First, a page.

I love Sherman Alexie. I read many of his short stories and poems in college, and I’ve read both Absolutely True Diary of a Part Time Indian and Ten Little Indians. When I saw my local library had his latest collection of poetry and short stories available as an audio book, I knew I needed to pick it up. Aside from the fact I like his writing, I knew, too, he reads his own work. I knew Alexie had a very distinct voice, and I knew that would make this audio book really stand out.
And it did.
While leery at first of trying to listen to an audio book of short stories — my thought was that the story breaks would be difficult to follow — War Dances changed my mind. And quite frankly, listening to poetry aloud is the way it’s meant to be enjoyed for many, and Alexie writes his in the way that’s meant to be performed.
War Dances, like Alexie’s other books, made me both want to laugh and to cry throughout. The mixture of poetry and prose moves seamlessly, and what really works well in the audio is that Alexie just reads with his own personal reading voice. He doesn’t give any of his characters separate voices, though he does change his intonation slightly to distinguish dialog from description.
A couple of pieces stood out to me distinctly. A short story, actually one of the lengthier ones in the collection, follows the loss of hearing of the main character. In this story, he describes the process of losing his hearing by reflecting on his own father’s life and end-of-life illness. The sound of hearing loss was like that of a colony of cockroaches taking up residence inside him. What I loved about this story was its homage to Kafka and how Alexie turned a well-known tale into something entirely new and refreshing. The allusion’s slight, aside from the introductory quotation, but it is a story enjoyed on so many levels.
Like many of the GoodReads reviews mentioned, the poem “Ode to a Mixtape” was wonderful. That, along with the poem about giving up one’s seat on an airplane were picturesque and such amusing insight into our culture today. All of the poems in War Dances can and would be enjoyed by those who aren’t normally “poetry people” since they are easy to grasp and quite memorable because of the emotion they provoke in the listener.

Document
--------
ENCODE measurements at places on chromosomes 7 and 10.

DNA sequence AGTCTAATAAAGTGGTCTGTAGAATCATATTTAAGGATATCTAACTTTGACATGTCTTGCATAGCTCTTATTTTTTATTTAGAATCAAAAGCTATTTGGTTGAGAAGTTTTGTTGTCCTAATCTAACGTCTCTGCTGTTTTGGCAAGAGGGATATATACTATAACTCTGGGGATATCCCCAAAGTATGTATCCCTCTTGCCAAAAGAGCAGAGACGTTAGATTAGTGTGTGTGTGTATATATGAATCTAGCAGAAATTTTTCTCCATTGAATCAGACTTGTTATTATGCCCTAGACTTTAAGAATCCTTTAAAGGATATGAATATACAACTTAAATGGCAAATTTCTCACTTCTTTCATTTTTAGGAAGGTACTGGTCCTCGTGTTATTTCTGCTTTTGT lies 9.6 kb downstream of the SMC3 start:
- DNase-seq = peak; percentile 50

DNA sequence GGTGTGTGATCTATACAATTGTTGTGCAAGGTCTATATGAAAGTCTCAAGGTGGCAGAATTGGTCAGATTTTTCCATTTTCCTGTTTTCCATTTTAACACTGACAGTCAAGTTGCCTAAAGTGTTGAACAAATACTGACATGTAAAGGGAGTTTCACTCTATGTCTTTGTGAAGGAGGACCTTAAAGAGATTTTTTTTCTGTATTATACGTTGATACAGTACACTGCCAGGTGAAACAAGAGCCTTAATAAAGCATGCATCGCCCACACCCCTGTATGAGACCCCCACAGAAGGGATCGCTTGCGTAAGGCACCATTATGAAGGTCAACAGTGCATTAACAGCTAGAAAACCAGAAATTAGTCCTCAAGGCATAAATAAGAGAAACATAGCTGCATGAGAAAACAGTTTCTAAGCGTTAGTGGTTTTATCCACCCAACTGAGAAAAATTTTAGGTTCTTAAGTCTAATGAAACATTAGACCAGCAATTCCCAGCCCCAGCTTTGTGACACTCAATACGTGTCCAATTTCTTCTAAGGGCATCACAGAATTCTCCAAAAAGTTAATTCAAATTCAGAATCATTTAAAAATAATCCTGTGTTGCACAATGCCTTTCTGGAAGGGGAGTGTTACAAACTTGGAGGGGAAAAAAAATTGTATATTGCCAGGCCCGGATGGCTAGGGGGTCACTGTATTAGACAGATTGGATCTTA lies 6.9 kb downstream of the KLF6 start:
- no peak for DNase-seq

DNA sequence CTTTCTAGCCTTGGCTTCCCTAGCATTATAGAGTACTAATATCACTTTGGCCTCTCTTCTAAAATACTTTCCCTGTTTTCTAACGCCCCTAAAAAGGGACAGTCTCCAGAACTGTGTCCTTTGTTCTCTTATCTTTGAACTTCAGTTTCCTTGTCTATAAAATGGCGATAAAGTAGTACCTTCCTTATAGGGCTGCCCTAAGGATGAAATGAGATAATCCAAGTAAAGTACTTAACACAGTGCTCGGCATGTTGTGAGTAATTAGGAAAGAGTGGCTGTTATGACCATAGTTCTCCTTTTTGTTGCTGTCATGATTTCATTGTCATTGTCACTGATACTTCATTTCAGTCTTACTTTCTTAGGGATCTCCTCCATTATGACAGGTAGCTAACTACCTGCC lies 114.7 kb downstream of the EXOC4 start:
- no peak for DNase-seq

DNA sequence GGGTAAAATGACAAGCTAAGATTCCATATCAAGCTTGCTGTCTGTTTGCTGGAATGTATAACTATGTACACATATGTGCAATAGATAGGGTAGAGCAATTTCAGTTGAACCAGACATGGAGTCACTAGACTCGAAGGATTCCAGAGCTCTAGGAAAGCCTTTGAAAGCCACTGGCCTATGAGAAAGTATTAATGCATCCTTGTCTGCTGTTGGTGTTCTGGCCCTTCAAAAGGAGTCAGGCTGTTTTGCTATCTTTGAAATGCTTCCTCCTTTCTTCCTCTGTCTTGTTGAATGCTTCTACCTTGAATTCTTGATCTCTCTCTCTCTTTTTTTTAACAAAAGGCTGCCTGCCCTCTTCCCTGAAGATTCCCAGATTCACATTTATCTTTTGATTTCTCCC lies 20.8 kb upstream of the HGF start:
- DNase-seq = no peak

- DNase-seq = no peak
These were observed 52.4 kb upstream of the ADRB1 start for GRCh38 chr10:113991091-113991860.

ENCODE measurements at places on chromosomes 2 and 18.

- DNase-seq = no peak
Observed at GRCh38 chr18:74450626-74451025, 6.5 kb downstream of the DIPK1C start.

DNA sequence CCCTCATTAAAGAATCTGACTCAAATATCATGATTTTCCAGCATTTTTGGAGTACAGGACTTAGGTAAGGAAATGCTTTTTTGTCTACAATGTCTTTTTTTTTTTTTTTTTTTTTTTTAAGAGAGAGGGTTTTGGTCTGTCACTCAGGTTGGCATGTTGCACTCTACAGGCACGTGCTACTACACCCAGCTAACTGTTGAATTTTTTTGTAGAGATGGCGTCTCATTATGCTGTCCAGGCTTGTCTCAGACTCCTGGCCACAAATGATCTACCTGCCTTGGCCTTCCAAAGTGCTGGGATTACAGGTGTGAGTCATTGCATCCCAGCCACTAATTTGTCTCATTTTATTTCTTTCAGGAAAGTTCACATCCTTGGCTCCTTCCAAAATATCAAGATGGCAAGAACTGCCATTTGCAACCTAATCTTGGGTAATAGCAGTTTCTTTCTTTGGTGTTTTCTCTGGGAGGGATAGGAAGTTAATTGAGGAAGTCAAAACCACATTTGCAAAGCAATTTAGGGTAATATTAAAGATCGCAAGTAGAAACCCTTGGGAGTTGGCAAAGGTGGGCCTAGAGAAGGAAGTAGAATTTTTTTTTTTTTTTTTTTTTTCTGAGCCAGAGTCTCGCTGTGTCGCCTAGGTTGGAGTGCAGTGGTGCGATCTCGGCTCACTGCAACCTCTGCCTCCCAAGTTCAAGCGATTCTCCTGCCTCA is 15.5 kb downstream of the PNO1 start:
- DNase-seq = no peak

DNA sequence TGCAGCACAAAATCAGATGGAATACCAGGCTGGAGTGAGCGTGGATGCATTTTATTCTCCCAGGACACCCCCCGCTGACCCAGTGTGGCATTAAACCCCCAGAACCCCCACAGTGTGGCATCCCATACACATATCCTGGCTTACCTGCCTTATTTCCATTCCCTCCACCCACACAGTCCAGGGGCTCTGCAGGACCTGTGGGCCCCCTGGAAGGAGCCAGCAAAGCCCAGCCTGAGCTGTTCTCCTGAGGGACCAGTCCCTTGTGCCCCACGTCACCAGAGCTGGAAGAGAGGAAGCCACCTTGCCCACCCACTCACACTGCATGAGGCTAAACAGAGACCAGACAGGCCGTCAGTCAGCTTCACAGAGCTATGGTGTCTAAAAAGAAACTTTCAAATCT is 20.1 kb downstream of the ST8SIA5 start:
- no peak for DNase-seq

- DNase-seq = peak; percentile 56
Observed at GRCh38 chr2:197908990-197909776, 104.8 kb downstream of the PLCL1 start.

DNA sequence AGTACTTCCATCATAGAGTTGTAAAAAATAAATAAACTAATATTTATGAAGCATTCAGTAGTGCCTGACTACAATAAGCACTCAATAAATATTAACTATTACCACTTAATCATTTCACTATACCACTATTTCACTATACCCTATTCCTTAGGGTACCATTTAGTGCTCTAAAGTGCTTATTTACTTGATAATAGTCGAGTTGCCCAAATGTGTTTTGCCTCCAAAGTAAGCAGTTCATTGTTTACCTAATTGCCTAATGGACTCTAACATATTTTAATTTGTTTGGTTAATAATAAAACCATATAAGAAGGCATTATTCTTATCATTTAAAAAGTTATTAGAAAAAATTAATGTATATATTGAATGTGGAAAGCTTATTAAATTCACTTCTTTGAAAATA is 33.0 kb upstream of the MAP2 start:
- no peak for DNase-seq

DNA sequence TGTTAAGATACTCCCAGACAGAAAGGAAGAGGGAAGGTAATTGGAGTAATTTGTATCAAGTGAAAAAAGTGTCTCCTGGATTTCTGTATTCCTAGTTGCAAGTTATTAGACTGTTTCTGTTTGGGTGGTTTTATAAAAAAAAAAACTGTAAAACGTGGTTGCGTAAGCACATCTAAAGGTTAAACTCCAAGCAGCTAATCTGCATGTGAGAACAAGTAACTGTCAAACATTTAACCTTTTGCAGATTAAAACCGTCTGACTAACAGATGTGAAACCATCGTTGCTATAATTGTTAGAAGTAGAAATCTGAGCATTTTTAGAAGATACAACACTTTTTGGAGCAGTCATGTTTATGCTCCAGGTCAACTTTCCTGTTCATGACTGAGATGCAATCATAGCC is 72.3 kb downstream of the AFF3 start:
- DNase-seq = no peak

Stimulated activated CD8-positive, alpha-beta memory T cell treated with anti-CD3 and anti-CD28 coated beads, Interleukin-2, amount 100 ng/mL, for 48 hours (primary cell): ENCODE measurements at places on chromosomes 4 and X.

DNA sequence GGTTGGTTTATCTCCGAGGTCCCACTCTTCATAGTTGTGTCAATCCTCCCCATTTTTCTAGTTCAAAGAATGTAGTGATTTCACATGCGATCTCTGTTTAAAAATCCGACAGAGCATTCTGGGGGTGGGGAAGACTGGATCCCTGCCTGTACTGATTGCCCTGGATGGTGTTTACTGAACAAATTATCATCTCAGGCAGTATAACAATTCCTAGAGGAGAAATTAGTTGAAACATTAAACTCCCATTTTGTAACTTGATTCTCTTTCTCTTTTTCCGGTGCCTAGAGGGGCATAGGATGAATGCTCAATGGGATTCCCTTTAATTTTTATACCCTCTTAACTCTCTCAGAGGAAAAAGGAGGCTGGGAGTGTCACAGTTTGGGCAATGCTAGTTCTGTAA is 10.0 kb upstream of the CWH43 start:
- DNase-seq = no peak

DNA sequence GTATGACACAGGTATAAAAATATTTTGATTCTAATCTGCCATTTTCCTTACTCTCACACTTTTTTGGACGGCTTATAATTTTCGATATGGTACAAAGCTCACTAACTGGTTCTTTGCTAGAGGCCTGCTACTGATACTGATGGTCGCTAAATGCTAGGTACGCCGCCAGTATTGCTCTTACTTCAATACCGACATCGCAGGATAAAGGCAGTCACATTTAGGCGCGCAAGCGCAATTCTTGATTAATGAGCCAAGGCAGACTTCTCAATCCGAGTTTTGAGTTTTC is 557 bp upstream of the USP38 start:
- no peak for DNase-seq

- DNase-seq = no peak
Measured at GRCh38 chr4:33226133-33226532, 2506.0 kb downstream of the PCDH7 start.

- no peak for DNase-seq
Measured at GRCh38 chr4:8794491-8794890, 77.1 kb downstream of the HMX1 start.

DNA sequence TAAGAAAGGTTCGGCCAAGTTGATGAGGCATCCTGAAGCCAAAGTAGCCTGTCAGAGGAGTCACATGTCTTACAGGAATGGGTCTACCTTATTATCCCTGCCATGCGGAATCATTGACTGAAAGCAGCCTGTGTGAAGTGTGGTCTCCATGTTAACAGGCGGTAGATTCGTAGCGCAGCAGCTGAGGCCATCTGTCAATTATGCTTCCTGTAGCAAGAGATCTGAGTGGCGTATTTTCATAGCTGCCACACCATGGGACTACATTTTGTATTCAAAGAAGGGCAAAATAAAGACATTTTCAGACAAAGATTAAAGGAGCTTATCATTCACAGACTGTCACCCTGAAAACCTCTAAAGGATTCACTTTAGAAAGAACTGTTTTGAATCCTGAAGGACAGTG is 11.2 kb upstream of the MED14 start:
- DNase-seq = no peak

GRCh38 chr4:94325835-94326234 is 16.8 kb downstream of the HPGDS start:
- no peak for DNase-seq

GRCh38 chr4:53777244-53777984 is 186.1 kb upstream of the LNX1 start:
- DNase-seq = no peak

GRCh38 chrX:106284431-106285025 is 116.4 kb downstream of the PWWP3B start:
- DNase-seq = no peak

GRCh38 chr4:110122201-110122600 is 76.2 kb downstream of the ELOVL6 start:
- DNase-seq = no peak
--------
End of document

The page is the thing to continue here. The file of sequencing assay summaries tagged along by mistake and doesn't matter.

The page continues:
What this audio book does, though, is give you raw Sherman Alexie. He has an incredibly different and perfect reading voice. Alexie has a tiny bit of a lisp and a bit of an accent. Lucky for you, WHYY Broadcast has an interview with Alexie on their website that gives us a reading of the first poem in War Dances. Listen to the incredible lilt of his voice. Four hours of his story telling could have been forty hours for me, and I would have still listened in. There is something really engaging in his imperfect voice that made me care about what he was saying and want to listen to more. Oh, and please ignore the commentator on this one – it seems clear to me she didn’t read the book before interviewing him.
Don’t believe this will be an easy collection to read or understand. There are some very difficult to grasp scenes, and the language at times is not necessarily what you like listening to. But those moments are what makes Alexie’s points — this is a book of stories about ourselves, the disgusting and the beautiful, the racist and the too-politically-correct, and moreover, the story of art and writing. The man is brilliant and certainly a modern master of writing.
I was sad to finish War Dances. It was short, but it was enough to whet my need to seek out some of Alexie’s backlist on audio — but only if it is read by him.